Advocacy, Politics and the 2012 Elections

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I’ve been in Florida for the past week, working, advocating, feeling my jaw clench and my back go up each time I’ve seen or heard a commercial or watched a newscast that focuses on one of the Republican primary candidates.  (As an aside – it’s not because they are Republican – it’s because the commercials are so nasty, denigrating, and insulting or because the candidates or their henchmen say such nasty, denigrating, insulting things about each other.)

Florida, of course, is the next primary state, to where all the candidates will  rush once the results are in from South Carolina. Even though they aren’t here yet, they have already ramped up the vitriol.  It’s not pretty. And to my ears, it’s abusive.

Since this is my first APHA – AdvoConnection blog post written during a presidential campaign, I thought it might be wise to raise the issue of the profession of health advocacy and the discussion of politics.

I have a one word piece of advice for combining the two:  DON’T.

Especially during the next 10 months when every discussion of healthcare will be colored by the national elections, trying to discuss the topic with a potential client, or even an already-client, will be dangerous at best, and may be cause for losing not just that one client, but all potential future clients affected by that one’s word-of-mouth.

If you disagree with each other, even on minor points, it will taint the relationship and cause stress – which neither of you needs.  Put another way – you have everything to lose and nothing to gain by political discussions with clients or potential clients.

Even if you think you would agree with each other, you don’t know that  their friends (or even the adult child who may be the one who hired you!) would agree. Getting involved in political discussions cannot, will not, be good for your business.

So – just like avoiding the topics of religion and politics on a first date is a good approach, so it is with politics, healthcare and advocacy.

I’m not suggesting you should be void of opinions.  I’m just suggesting you keep them to yourself, sharing only with your significant other and close friends.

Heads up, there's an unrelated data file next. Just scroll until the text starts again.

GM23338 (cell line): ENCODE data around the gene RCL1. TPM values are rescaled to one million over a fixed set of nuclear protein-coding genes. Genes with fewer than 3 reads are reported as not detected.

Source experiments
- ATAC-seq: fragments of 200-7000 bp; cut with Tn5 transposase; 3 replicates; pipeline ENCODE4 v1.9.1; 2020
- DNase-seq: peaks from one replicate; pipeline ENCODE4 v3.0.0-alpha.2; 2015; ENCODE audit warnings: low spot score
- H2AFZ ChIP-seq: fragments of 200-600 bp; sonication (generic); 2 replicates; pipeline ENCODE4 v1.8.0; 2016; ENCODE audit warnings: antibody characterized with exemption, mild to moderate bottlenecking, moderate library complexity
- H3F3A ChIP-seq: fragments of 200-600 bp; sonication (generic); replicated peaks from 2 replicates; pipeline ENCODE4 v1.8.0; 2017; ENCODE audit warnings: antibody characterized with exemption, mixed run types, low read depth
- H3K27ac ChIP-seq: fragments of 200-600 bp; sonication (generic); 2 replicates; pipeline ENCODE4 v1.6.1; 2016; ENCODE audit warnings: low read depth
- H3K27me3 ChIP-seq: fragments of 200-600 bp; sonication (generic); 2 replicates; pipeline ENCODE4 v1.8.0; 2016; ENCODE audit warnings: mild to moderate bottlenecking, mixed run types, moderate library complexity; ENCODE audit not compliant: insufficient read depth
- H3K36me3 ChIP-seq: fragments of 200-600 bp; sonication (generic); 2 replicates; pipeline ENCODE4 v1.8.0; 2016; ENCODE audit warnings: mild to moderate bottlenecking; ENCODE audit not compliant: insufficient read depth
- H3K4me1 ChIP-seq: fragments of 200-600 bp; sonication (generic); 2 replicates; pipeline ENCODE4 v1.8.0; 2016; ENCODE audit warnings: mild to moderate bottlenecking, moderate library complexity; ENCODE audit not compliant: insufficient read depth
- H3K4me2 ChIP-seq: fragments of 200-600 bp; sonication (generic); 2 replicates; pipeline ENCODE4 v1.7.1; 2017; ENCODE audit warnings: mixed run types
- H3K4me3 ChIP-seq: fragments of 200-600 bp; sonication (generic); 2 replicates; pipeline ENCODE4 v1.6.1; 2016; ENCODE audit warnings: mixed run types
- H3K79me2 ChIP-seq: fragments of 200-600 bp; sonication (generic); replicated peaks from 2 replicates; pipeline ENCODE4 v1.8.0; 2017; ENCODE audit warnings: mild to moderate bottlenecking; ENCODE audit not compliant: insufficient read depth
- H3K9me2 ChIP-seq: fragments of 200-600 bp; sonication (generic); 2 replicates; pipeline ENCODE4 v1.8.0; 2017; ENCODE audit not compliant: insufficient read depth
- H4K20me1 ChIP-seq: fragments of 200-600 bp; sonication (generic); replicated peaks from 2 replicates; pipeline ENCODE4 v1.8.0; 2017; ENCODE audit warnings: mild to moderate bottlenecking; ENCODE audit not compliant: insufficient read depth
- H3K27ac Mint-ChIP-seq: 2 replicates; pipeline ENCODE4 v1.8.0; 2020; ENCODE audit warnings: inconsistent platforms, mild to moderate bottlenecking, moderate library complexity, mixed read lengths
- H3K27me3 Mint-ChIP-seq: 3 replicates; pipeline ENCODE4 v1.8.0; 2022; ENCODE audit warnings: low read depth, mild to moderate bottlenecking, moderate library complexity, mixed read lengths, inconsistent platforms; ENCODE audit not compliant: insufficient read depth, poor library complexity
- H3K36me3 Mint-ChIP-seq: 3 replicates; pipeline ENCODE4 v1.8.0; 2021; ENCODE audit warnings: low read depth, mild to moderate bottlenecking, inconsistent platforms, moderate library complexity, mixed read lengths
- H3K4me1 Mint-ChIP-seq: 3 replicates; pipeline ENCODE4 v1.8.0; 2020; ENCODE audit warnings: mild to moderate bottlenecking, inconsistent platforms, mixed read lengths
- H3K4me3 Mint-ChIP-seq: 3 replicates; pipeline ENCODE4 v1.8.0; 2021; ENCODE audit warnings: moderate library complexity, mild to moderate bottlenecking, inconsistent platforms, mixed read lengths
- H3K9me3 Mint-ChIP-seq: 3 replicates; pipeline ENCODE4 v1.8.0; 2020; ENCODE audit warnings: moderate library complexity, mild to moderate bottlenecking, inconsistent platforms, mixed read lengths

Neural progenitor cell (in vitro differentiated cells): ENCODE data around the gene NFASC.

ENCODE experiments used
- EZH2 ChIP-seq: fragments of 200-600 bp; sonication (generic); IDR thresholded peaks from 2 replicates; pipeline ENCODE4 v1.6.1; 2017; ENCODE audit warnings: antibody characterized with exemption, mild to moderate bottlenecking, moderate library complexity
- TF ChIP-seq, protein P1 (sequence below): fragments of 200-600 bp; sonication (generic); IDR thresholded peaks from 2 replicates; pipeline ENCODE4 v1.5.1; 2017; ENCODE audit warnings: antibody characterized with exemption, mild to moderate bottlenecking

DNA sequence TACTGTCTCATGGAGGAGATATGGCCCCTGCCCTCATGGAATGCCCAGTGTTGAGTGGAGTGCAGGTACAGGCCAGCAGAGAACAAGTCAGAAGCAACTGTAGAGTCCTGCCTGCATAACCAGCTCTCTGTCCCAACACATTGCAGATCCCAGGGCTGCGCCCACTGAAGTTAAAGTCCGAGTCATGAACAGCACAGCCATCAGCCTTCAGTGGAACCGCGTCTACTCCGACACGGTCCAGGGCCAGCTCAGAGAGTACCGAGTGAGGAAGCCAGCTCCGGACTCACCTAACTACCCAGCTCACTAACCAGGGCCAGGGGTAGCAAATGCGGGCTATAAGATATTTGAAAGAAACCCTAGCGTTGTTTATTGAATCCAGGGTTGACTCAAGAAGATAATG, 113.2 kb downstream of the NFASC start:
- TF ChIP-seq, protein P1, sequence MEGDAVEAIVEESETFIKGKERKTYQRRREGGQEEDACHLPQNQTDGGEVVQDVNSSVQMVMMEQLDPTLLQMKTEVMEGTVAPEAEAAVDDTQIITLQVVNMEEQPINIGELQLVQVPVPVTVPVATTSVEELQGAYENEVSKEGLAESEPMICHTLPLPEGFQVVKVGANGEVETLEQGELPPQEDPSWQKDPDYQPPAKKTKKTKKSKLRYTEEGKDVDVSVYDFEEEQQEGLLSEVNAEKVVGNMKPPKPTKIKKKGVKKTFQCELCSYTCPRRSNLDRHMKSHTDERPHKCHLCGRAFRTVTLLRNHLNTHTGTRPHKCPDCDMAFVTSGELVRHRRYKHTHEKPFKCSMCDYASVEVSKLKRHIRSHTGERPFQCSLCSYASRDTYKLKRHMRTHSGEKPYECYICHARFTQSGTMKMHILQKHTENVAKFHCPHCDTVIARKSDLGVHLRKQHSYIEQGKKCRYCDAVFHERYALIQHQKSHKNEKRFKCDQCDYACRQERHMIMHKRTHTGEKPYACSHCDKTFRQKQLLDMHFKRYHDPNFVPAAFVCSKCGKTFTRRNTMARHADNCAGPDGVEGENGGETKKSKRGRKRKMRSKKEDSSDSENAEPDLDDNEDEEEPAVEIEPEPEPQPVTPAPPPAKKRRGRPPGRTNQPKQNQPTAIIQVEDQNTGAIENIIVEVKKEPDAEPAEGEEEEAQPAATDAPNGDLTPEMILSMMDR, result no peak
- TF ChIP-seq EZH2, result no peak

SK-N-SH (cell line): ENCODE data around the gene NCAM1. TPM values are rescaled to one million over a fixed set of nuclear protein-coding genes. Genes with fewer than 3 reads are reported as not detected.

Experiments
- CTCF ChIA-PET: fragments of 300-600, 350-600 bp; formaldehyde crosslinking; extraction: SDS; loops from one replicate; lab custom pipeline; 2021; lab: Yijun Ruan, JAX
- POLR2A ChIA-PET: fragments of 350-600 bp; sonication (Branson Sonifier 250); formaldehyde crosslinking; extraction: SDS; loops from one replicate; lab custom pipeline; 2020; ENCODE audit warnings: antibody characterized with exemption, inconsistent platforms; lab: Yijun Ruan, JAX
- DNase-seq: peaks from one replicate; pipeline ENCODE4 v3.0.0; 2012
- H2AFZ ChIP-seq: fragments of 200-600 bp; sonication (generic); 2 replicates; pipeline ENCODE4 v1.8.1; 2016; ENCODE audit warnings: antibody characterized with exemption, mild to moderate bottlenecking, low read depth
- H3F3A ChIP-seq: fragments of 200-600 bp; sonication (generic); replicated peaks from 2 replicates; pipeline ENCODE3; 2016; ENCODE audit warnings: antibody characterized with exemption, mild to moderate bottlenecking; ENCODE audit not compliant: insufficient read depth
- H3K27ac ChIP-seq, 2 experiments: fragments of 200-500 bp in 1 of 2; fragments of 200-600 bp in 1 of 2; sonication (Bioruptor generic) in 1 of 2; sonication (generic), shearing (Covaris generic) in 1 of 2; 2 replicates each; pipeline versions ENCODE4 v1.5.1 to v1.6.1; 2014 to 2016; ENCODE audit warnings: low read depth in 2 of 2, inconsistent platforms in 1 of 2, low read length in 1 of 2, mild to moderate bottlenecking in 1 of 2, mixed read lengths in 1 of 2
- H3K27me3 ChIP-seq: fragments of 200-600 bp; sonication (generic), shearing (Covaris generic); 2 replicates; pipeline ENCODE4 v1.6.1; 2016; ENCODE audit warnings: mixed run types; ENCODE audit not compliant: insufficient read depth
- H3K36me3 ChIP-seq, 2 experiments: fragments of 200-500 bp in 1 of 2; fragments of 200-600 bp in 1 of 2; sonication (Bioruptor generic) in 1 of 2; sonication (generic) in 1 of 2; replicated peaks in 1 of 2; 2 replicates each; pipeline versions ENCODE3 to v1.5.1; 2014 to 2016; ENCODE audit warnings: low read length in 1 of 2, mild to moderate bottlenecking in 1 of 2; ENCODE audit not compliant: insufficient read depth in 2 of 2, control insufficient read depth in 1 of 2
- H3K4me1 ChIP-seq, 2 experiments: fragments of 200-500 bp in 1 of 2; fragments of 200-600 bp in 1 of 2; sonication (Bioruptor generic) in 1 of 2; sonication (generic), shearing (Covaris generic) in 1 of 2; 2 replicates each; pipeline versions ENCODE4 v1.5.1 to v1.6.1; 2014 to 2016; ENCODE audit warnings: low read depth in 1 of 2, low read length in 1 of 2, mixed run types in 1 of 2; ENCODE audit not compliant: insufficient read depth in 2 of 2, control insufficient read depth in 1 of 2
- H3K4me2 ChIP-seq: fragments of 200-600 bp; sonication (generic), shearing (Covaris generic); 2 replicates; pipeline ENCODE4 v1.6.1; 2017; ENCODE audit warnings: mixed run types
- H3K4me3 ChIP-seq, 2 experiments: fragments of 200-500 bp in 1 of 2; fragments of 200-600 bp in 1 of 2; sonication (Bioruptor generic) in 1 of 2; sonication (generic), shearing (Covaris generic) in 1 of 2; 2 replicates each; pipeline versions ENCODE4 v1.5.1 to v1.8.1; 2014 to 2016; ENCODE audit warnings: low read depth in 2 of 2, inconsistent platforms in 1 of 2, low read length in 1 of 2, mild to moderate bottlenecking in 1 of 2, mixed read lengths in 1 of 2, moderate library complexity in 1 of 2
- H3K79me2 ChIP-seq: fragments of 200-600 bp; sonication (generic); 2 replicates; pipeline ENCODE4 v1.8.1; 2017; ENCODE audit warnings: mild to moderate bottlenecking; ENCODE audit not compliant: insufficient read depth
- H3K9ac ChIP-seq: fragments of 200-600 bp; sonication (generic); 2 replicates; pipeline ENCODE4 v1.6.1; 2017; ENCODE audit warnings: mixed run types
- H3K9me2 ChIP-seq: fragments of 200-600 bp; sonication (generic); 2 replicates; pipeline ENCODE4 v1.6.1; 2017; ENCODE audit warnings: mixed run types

So – what should you say if your client asks you questions that relate to politics?  Well – you can just say something innocuous like, “That would be a long discussion – perhaps for another time.”  Or, “It will be interesting to see how it all shakes out, won’t it?”

Or you can say what I say when people ask me…  “Healthcare reform?  It confuses everyone whether they agree or disagree with it – so I call it job security!”

Sometimes it may be more difficult to dodge the question, though. For example, it’s easy to get riled if someone tells you something they heard or read and it’s quite the opposite of what you believe is true – or – it’s inflammatory or disturbing. We saw plenty of that during the 2008 elections, and I suspect we’ll see even more of it during 2012.

If your client asks you what you know about a specific point, it may be tougher to dodge than the big picture.  But what you can tell him or her is that it’s something you would have to look up before you could discuss it.  And by all means, learn what you can!  Learning is always good – but that doesn’t mean you need to raise the subject again.

(By the way, if you do want to learn more, there are some great resources available online.  Here are some ways to confirm or debunk those claims you hear about political issues, including healthcare reform.)

Just FYI – this is advice I would give to almost any business owner – not just patient or health advocates.  Mixing politics and a service business, especially when that service is so closely related to the work one does, can only be problematic (unless you are a lobbyist or campaign manager….)

So, prepare yourself for the onslaught… and when it comes to business and politics, even if you must bite your tongue, keep your opinions to yourself.

——————- LEARN MORE ——————